Long-term study to track TATR tiger movement
- April 23 campaign roundup: AAP leader Somnath Bharti thrashed by alleged BJP supporters in Varanasi
- Stakes high for BJP, Congress as 11 states go to polls tomorrow; A Raja, Milind Deora in fray
- Arvind Kejriwal beats Narendra Modi in Time magazine's poll of most influential people
- Priyanka Vadra rakes up snooping row to target Narendra Modi
- IPL 7: All-round Jadeja steals show in CSK win
Wildlife Institute of India is partnering the state forest department in the study with National Tiger Conservation Authority putting in Rs 1.6 crore for the project
A comprehensive long-term study of tiger dispersal and its ecological aspects in the Tadoba-Andhari Tiger Reserve (TATR) landscape is being undertaken by the Maharashtra government using radio telemetry (radio collar).
The Wildlife Institute of India (WII) is partnering the state Forest department in the study with the National Tiger Conservation Authority (NTCA) putting in Rs 1.6-crore for the project. A memorandum of understanding between the three is likely in the first week of December, according to WII scientist Bilal Habib, who will head the project.
"The initial phase of ten years will provide baseline data from about 3,000 sq km of the TATR landscape that includes various contiguous protected areas such as Nagzira, Navegaon, Chaprala and Umred-Karandla about not just tigers but all co-predators and prey species and the dynamics of their relationships and co-existence. It will generate a huge pool of information on tiger dispersal, occupancy, threshold of disturbance that causes conflict, corridors etc. It will also give a perspective on how and why dispersal happens, where dispersing tigers go," Habib told The Indian Express.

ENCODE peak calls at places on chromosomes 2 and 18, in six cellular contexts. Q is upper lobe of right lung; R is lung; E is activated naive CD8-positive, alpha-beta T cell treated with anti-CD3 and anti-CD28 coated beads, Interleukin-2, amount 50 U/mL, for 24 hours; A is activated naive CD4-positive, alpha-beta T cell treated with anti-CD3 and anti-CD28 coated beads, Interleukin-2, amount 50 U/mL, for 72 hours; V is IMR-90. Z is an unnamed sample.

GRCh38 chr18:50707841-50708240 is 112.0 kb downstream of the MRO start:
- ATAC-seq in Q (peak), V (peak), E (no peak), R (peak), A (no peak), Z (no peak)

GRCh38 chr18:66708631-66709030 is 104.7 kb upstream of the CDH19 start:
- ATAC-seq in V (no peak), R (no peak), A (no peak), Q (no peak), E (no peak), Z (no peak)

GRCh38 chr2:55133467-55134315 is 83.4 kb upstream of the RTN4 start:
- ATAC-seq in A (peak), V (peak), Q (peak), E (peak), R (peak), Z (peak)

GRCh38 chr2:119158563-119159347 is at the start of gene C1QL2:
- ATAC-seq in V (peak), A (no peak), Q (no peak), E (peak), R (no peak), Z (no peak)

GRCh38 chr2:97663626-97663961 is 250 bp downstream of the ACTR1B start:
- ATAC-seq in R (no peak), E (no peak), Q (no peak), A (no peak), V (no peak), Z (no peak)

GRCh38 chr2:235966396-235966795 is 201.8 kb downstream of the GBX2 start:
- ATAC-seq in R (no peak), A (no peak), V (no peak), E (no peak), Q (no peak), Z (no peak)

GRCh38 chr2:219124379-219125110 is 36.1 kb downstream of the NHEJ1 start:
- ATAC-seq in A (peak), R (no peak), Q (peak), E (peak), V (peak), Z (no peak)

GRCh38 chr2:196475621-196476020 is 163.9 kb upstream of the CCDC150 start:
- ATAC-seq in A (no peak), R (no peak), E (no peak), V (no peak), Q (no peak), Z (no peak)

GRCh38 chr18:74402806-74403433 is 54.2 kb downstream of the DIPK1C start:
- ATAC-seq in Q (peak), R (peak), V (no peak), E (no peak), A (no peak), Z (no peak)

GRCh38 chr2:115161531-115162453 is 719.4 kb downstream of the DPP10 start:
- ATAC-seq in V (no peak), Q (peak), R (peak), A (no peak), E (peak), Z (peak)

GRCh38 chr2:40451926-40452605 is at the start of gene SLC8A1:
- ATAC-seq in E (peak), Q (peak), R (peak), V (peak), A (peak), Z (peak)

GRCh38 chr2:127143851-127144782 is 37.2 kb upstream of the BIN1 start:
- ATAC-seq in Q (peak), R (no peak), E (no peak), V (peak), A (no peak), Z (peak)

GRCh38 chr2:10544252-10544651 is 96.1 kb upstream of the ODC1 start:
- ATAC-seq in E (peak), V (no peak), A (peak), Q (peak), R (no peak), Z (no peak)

This is the first long-term study in central India. Wildlife biologist Ulhas Karanth has done it in south India although without radio telemetry (radio-collaring of tigers). In the north, studies for 3-4 year duration have been undertaken using telemetry, but this would be the first long-term study using radio telemetry anywhere, according to Bilal.
Asked why TATR was selected, Habib said, "TATR landscape is unique for dispersing tigers coming in conflict with humans and for its 5-6 breeding tigresses adding to the tiger population and triggering dispersal every year. It is also interesting from the point of translocation of human population in rehabilitation programmes. With some villages already relocated and some others in the offing, TATR offers us a unique chance to study how vacated space augurs for wildlife."
- Main accused in hawala racket has underworld links: Police
- Sindhu, Kashyap advance, Srikanth exits early at Asian C’ships
- Adhiban recovers, stays in lead
- 1 jumps to death as fire breaks out in Surat 10-storey building
- Barcelona gets temporary relief as FIFA freezes transfer ban
- Moyes thanks Ferguson, stays mum on players